What can I tell you about this one? I went on the Maglev (short for magnetic levitation) train in Shanghai that goes to the airport from the city in 10 minutes. As the name suggests it is levitating on magnets, so there is no friction and it goes up to 300km/hr. Not sure how fast it has gone in the past. I’ve always taken taxis before which take about an hour, so will definitely do that every time from now on.

The strangest thing was that the skies were clear all across China – no smog or evidence of the pollution that usually makes everything so grim. It was actually really crisp and fresh. Then I realised the national congress for the communist party was being held in Beijing and they had probably shut down all of the factories to get the skies clear for the that. Or the cynic in me thinks so. Was nice to enjoy the views of the ever more impressive sky lines they are creating at alarming rates. Apart from constantly being exhausted I had a good time – work was much easier as we have employed a local to run an office for us in Beijing and it took the usual stress of not being able to order food/taxis, etc away. I have to learn Chinese, as will the rest of the world in the not so distant future.

Always surprised by China and find it more and more developed each time I go, both physically and culturally. Their absorption of the rest of the worlds habits, cultures and technology has happened so quickly. As a guy I met at the British council said: “there will never be another china” and I think he was talking about it as an economic phenomenon. I wonder what it will be like by the time you are both grown up. I either think civil unrest will have weakened it and split it into fractions, or it will be ruling the world and causing upheaval overseas.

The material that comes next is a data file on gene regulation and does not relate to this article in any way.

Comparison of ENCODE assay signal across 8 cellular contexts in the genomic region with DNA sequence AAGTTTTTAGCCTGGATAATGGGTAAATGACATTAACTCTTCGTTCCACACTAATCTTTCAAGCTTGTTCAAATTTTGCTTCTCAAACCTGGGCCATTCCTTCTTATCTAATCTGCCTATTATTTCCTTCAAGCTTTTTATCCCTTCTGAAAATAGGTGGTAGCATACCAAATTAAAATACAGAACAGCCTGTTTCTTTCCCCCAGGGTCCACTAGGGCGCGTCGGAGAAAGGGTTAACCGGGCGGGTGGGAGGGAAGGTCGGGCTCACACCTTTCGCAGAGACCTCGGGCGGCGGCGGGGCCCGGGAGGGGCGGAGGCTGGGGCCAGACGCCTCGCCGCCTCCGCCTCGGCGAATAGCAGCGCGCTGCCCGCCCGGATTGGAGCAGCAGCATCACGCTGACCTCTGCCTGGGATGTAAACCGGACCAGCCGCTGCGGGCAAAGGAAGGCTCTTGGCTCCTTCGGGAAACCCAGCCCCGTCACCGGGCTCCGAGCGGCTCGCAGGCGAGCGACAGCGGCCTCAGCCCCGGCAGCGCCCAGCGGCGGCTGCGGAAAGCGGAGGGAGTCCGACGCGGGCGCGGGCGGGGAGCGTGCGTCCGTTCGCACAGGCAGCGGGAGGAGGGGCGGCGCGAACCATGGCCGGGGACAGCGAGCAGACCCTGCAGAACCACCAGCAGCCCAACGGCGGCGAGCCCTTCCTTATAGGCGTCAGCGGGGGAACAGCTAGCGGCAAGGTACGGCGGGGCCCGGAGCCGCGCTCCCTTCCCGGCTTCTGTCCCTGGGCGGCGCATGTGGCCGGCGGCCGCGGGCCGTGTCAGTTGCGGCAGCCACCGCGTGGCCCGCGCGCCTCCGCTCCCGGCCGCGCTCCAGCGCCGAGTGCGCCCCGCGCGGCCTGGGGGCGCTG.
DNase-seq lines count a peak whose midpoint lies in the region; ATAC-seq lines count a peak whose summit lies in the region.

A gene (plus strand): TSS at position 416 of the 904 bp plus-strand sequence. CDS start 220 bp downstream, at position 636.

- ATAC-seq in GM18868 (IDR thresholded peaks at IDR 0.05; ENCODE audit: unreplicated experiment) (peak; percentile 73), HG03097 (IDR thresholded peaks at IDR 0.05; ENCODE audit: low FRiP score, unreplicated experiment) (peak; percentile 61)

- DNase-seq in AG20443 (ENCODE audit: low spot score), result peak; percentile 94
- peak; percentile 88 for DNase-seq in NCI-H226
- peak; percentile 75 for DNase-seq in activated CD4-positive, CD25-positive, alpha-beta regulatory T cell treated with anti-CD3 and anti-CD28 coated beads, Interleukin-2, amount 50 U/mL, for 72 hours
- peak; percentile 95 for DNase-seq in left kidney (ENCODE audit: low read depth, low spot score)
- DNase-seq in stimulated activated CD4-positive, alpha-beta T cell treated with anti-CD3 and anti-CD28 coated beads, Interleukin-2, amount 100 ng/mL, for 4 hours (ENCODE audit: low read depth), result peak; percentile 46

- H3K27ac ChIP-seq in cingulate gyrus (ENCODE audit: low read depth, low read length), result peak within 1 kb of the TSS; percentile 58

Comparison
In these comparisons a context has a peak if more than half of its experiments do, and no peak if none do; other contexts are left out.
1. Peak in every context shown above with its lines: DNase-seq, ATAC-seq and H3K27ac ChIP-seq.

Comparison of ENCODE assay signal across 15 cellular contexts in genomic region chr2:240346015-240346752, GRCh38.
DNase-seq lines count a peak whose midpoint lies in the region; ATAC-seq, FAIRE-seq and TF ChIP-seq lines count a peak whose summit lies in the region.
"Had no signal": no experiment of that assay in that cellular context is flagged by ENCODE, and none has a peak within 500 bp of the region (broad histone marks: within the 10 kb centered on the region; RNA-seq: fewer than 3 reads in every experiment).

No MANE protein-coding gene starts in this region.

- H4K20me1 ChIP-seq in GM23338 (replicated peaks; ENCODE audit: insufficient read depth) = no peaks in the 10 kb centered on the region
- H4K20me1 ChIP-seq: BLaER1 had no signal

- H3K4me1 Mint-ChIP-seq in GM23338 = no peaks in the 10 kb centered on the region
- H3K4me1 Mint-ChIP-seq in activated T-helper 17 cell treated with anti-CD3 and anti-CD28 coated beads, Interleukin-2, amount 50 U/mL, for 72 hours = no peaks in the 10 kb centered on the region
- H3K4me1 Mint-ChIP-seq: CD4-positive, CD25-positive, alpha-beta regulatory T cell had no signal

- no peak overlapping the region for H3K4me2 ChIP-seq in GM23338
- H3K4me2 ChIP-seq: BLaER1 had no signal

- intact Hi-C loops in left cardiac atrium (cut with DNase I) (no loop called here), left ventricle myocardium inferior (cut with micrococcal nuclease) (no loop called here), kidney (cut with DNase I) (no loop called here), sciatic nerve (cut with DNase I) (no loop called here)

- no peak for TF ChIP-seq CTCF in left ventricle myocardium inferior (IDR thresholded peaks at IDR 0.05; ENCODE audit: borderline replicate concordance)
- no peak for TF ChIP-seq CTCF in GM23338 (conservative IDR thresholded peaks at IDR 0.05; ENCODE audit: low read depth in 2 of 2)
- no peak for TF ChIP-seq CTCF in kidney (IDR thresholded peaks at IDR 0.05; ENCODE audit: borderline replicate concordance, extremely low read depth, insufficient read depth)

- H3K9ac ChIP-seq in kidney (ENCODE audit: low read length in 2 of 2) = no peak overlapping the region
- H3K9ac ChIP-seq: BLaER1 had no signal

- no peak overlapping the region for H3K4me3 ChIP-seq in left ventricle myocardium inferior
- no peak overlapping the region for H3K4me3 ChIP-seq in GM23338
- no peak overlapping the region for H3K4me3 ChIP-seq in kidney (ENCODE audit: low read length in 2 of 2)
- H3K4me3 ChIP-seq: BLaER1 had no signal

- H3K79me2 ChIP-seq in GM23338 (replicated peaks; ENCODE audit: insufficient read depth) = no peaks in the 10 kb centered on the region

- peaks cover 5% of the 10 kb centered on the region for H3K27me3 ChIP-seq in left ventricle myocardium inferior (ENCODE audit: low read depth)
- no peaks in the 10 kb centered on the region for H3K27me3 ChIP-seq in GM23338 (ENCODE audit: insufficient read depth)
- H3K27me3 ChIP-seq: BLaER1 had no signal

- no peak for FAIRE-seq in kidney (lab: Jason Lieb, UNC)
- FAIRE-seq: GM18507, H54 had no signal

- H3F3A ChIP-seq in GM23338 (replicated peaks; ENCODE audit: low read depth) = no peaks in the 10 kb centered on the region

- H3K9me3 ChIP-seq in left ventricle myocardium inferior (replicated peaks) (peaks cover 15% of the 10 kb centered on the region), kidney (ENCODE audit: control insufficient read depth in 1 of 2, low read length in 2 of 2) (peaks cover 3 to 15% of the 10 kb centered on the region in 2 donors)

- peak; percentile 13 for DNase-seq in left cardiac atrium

Just as I was flying into China there was a massacre in Kunming where a minority group used knives to kill 30 people and injure 4 times as many. These types of events are happening more frequently, or rather technology is allowing the world to witness them. Your mother always thinks I am going somewhere dangerous, and these events don’t help her nerves. As I was flying from China to Malaysia, a flight coming the other way dropped out of the sky and 230 people were lost and nobody knows how. Air Malayisa Flight MH370 – look it up. I think you have to fly non stop for 300 years to be certain of being involved in an air crash, so the probabilities are ridiculously small and being rational, I simply can’t worry about it. I love flying.

Love

Dad

Seoul Food

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Dear George,

The tour of east Asia continues and I am nearly at the end, here in Tokyo. It is cherry blossom season and the branches are heavy with white and pink blooms; enthusiastic photographers aiming their expensive telephoto lenses at them from tripods in the park. Tokyo is a relief after Beijing, only three days there is enough for me.